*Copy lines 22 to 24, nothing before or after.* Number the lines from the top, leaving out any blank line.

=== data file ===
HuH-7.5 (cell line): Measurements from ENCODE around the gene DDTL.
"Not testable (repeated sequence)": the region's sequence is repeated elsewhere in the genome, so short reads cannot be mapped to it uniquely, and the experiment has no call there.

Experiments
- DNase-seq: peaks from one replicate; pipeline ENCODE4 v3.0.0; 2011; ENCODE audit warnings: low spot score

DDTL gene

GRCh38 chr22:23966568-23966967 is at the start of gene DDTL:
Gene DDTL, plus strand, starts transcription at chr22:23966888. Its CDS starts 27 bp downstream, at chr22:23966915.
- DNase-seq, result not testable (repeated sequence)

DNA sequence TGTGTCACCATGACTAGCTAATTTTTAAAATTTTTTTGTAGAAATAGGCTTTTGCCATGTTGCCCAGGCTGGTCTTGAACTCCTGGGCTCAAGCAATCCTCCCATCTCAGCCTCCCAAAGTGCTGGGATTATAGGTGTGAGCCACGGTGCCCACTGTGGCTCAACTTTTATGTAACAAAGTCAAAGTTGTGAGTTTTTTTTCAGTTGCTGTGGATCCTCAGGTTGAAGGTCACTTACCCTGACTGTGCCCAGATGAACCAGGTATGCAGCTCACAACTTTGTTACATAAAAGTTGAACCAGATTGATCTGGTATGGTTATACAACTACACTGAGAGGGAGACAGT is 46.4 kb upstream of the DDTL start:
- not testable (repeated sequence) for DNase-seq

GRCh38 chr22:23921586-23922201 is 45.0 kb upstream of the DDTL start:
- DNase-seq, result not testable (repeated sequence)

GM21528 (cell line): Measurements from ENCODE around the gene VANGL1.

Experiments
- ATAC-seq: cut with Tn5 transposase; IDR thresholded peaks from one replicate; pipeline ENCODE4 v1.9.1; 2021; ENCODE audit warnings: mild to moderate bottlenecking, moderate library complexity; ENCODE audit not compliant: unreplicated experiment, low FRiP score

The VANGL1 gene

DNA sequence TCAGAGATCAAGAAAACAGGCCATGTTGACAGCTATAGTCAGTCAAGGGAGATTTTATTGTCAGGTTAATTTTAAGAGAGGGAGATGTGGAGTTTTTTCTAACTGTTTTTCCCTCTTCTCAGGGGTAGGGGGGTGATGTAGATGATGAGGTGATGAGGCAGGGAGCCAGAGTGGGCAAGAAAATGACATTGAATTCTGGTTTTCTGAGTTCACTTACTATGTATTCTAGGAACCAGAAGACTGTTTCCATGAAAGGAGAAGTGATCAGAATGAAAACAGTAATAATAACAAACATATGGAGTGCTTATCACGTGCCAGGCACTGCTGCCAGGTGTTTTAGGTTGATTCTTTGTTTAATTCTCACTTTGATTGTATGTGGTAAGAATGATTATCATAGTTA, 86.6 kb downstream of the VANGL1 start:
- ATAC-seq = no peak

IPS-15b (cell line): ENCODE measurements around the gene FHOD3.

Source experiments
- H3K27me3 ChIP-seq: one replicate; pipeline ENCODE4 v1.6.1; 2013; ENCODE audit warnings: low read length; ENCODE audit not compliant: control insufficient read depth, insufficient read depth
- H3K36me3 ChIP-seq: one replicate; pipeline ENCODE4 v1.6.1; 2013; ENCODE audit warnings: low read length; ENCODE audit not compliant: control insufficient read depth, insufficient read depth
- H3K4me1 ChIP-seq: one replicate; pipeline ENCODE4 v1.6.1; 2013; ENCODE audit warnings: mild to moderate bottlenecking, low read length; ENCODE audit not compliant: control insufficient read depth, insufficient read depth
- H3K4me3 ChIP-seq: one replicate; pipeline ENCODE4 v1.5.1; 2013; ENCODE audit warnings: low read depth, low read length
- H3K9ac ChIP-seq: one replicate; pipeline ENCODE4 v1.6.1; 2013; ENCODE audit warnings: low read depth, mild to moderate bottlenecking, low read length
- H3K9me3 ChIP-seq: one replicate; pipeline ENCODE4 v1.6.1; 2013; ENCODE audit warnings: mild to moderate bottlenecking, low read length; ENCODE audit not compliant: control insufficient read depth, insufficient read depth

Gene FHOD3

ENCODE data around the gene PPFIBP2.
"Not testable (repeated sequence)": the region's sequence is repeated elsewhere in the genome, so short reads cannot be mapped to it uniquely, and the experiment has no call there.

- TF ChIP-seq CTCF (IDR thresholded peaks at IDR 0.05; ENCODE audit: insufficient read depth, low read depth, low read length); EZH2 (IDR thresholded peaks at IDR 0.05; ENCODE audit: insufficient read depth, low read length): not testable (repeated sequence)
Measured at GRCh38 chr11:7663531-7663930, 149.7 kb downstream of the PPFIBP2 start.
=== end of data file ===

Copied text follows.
- H3K36me3 ChIP-seq: one replicate; pipeline ENCODE4 v1.6.1; 2013; ENCODE audit warnings: low read length; ENCODE audit not compliant: control insufficient read depth, insufficient read depth
- H3K4me1 ChIP-seq: one replicate; pipeline ENCODE4 v1.6.1; 2013; ENCODE audit warnings: mild to moderate bottlenecking, low read length; ENCODE audit not compliant: control insufficient read depth, insufficient read depth
- H3K4me3 ChIP-seq: one replicate; pipeline ENCODE4 v1.5.1; 2013; ENCODE audit warnings: low read depth, low read length